When Cooking Got Tricky: A Brief History of the Cooking Contest

I have something to admit: There are times—especially since my pantry and refrigerator seem a little bare (and infinitely less inspired) on the weekend—when the only way I can motivate myself to make dinner instead of ordering delivery is to turn cooking into a game.

In fact, it is more of a competition than a game. It’s inevitable that I start the one-woman version of the Food Network contest show “Chopped” that has been dominating the network since it first aired in 2009.

If, for some reason, you haven’t found yourself watching cable TV in an anxiety-driven fugue from 8 p.m. to midnight sometime in the past few years, here’s an introduction to the show. The basket is offered “cut up” for four enthusiastic chefs or home cooks of a certain background – ranging from a subset of the restaurant world to professions such as cafeteria workers and fire cooks.

Inside are a host of disparate ingredients that the competing chefs are asked to create a cohesive dish from. This lasts for three 20-30 minute rounds, which are usually divided into appetizers, appetizers, and dessert categories. Contestants are judged based on attributes such as flavor, presentation, and how they make use of the “mysterious ingredients”. At the end of each round, someone is eliminated. Cue Ted Allen’s signature line, “You’ve been chopped up!”

When I played at home, there were some successes, including a play on Italian pork braised in milk served with rice. I put it together using a big chunk of frozen pork, cilantro, and coconut milk. There were also some dishes I would probably have done Not make again – like Unbelievably A thick soup made with leftover dried beans and pico de gallo – but all of that was more beneficial than eating out.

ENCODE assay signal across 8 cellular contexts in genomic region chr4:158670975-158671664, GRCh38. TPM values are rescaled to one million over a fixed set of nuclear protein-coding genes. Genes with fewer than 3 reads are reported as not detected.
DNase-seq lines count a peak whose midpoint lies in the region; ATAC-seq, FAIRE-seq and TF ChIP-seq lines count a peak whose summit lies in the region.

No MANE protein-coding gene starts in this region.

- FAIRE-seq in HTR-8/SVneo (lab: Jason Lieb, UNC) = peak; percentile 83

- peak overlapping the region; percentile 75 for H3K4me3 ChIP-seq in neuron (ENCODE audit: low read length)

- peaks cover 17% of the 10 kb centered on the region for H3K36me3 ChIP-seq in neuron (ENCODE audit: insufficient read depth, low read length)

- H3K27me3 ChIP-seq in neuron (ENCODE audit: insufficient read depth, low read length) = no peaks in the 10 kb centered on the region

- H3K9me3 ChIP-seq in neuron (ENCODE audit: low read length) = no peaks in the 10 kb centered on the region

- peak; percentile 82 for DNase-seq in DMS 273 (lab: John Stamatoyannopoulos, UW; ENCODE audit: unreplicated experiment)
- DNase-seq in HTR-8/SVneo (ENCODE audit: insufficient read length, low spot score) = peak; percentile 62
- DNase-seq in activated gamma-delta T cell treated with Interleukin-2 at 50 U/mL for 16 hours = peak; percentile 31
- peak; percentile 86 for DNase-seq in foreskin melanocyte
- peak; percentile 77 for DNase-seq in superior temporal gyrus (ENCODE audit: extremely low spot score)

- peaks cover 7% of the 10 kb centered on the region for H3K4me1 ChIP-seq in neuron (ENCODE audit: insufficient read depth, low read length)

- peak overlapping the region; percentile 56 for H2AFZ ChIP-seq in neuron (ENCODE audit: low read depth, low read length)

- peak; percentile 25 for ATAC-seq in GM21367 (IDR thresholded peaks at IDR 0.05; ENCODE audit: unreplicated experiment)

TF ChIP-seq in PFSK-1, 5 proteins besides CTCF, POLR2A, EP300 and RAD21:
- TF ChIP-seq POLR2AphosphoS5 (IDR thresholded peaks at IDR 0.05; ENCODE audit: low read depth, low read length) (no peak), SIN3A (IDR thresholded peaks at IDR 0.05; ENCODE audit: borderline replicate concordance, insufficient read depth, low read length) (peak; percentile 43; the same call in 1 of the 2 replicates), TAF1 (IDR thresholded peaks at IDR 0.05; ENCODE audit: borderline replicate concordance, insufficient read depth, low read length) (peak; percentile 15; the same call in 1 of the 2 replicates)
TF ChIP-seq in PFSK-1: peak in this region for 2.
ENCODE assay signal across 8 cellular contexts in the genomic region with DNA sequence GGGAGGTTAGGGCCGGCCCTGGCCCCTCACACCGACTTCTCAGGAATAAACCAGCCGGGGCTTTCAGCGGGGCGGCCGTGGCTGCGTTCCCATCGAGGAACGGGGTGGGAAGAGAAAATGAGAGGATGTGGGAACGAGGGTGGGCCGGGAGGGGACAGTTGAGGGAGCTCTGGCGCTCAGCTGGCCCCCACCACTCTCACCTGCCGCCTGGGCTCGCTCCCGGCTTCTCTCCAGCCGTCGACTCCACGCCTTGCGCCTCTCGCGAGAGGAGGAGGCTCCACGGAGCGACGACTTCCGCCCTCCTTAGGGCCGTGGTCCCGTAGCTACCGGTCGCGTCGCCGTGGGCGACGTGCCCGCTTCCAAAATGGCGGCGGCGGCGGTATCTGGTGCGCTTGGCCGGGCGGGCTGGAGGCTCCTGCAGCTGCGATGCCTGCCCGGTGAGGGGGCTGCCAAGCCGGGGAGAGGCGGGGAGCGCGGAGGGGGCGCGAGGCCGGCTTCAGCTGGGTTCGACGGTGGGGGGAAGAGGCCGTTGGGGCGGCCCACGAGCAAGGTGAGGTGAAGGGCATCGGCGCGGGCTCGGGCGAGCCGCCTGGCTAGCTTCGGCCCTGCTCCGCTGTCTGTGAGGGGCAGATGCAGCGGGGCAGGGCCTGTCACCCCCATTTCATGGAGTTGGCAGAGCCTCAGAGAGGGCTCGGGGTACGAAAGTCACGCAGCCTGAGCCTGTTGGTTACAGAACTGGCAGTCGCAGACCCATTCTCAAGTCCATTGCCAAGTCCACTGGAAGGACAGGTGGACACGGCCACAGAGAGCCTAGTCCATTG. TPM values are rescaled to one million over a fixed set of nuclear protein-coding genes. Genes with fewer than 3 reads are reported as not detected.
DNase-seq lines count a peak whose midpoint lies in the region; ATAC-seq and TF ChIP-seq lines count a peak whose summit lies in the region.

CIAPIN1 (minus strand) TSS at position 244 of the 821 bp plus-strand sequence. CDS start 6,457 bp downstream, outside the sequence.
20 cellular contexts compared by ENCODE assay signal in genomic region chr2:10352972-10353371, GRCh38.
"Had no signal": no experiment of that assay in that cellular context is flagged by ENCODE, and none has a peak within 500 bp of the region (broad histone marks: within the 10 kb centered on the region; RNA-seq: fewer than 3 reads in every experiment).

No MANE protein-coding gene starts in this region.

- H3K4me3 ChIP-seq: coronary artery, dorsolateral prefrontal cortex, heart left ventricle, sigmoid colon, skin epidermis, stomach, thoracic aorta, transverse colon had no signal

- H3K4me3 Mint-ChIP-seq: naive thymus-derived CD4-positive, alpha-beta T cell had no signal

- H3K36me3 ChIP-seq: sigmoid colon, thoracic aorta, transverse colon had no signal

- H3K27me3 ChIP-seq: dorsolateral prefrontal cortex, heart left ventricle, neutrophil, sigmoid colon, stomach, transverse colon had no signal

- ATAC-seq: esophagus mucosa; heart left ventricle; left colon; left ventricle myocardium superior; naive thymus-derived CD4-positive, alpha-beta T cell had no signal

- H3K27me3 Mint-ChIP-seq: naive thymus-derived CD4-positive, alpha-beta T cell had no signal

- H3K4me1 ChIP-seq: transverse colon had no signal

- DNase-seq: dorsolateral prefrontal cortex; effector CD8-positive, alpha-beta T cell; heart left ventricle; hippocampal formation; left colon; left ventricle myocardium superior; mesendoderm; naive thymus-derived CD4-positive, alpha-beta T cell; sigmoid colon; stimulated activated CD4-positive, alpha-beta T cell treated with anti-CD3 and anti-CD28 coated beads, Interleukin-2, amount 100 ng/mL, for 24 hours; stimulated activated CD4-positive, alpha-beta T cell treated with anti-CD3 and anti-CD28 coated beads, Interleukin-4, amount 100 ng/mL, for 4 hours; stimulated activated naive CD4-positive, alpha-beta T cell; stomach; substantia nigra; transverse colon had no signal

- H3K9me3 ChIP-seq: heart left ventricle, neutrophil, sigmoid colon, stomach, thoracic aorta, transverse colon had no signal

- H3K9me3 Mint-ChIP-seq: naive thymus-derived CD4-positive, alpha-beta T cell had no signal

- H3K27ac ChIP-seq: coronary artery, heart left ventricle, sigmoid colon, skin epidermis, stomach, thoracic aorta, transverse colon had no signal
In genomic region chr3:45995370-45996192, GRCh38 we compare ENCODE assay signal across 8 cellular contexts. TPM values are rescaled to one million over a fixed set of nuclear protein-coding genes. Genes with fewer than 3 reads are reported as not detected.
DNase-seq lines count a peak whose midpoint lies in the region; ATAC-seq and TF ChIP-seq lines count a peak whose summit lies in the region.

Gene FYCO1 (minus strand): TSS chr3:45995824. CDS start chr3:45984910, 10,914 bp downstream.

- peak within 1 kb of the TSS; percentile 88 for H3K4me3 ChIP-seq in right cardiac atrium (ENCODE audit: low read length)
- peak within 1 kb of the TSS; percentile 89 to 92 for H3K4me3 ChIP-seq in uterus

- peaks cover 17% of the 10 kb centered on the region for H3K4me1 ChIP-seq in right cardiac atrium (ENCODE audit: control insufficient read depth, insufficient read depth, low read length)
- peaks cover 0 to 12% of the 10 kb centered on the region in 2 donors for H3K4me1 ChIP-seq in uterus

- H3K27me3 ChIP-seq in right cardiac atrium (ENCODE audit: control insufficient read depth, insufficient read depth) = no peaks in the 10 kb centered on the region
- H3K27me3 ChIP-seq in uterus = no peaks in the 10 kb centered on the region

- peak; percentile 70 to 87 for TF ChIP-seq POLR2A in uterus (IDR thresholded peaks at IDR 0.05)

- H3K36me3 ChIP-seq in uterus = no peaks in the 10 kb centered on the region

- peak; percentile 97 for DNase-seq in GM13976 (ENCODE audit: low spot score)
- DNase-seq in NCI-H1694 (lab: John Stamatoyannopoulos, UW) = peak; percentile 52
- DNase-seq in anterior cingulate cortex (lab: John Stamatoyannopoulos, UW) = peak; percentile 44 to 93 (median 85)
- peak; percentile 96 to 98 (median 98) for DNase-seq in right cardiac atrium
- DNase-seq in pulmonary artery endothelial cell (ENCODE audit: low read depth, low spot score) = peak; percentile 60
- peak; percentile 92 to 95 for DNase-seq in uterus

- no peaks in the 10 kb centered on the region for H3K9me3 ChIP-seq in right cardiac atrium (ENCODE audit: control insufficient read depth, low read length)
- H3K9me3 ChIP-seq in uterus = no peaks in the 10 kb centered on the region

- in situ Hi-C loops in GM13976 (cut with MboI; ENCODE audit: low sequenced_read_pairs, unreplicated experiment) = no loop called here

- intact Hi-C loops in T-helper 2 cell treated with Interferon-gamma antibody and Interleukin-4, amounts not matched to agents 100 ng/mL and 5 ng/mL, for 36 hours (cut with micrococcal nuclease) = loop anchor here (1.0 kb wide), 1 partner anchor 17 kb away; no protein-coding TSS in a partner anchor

I’ll admit it’s a little silly to have the threat of an imaginary competition for me to get dinner on the table, but I’ve recently realized why it makes sense. After all, cooking competitions are a constant mainstay in our culture, but what are the origins of cooking as a sport?

It turns out that one of the first recorded instances of a cooking competition took place in medieval Baghdad, more than 1,000 years before the first episode of “Minced” was broadcast.

In Annals of the Caliphs’ Kitchen, a 10th-century cookbook (originally titled “Kitab al-Sabikh”) translated by Iraqi food historian and researcher Nawal Nasrallah, there is a story of a culinary confrontation between the Caliph Al Khalifa. Mamoon and his brother al-Mu’tasim. Each of them had a series of comrades helping them. Rafiq Al-Mamoun was a cook called Annihilation, who was known for having a “delightful and deceptive sense of humour”.

Nasrallah wrote, “The story goes that Al-Mamoun was in the mood for a cooking competition.” “He ordered that meat and vegetables and the like be brought… I noticed that al-Mu’tasim’s utensil was emitting good smells that overwhelmed others, which made him feel jealous of it.”